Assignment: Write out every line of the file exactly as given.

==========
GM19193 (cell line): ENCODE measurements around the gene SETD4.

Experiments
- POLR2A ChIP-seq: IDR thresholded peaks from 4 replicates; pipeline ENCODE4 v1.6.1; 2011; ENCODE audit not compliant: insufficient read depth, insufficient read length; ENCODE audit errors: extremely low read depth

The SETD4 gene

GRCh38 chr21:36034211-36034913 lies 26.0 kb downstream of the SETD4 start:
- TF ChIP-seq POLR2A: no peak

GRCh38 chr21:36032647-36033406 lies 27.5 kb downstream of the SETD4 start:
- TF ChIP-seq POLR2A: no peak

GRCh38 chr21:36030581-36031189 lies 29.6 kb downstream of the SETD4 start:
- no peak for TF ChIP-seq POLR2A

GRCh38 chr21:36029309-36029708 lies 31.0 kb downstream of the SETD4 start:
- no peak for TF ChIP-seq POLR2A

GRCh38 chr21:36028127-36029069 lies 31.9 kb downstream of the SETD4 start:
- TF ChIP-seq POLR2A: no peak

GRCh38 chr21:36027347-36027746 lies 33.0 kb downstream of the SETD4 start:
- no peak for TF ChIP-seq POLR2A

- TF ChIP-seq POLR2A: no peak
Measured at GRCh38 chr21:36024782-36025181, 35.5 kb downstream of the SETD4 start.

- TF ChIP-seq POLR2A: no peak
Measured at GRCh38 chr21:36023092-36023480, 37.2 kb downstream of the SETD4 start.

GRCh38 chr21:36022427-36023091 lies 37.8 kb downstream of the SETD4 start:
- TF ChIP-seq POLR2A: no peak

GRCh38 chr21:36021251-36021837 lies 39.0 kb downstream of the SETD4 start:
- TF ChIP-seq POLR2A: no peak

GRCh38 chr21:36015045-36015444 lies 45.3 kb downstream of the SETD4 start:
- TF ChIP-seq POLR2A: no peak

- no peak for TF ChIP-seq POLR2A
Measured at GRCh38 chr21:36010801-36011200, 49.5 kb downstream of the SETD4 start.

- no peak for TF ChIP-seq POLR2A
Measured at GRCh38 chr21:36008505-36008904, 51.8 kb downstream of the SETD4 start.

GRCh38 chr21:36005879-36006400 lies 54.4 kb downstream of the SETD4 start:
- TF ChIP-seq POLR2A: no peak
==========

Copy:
GM19193 (cell line): ENCODE measurements around the gene SETD4.

Experiments
- POLR2A ChIP-seq: IDR thresholded peaks from 4 replicates; pipeline ENCODE4 v1.6.1; 2011; ENCODE audit not compliant: insufficient read depth, insufficient read length; ENCODE audit errors: extremely low read depth

The SETD4 gene

GRCh38 chr21:36034211-36034913 lies 26.0 kb downstream of the SETD4 start:
- TF ChIP-seq POLR2A: no peak

GRCh38 chr21:36032647-36033406 lies 27.5 kb downstream of the SETD4 start:
- TF ChIP-seq POLR2A: no peak

GRCh38 chr21:36030581-36031189 lies 29.6 kb downstream of the SETD4 start:
- no peak for TF ChIP-seq POLR2A

GRCh38 chr21:36029309-36029708 lies 31.0 kb downstream of the SETD4 start:
- no peak for TF ChIP-seq POLR2A

GRCh38 chr21:36028127-36029069 lies 31.9 kb downstream of the SETD4 start:
- TF ChIP-seq POLR2A: no peak

GRCh38 chr21:36027347-36027746 lies 33.0 kb downstream of the SETD4 start:
- no peak for TF ChIP-seq POLR2A

- TF ChIP-seq POLR2A: no peak
Measured at GRCh38 chr21:36024782-36025181, 35.5 kb downstream of the SETD4 start.

- TF ChIP-seq POLR2A: no peak
Measured at GRCh38 chr21:36023092-36023480, 37.2 kb downstream of the SETD4 start.

GRCh38 chr21:36022427-36023091 lies 37.8 kb downstream of the SETD4 start:
- TF ChIP-seq POLR2A: no peak

GRCh38 chr21:36021251-36021837 lies 39.0 kb downstream of the SETD4 start:
- TF ChIP-seq POLR2A: no peak

GRCh38 chr21:36015045-36015444 lies 45.3 kb downstream of the SETD4 start:
- TF ChIP-seq POLR2A: no peak

- no peak for TF ChIP-seq POLR2A
Measured at GRCh38 chr21:36010801-36011200, 49.5 kb downstream of the SETD4 start.

- no peak for TF ChIP-seq POLR2A
Measured at GRCh38 chr21:36008505-36008904, 51.8 kb downstream of the SETD4 start.

GRCh38 chr21:36005879-36006400 lies 54.4 kb downstream of the SETD4 start:
- TF ChIP-seq POLR2A: no peak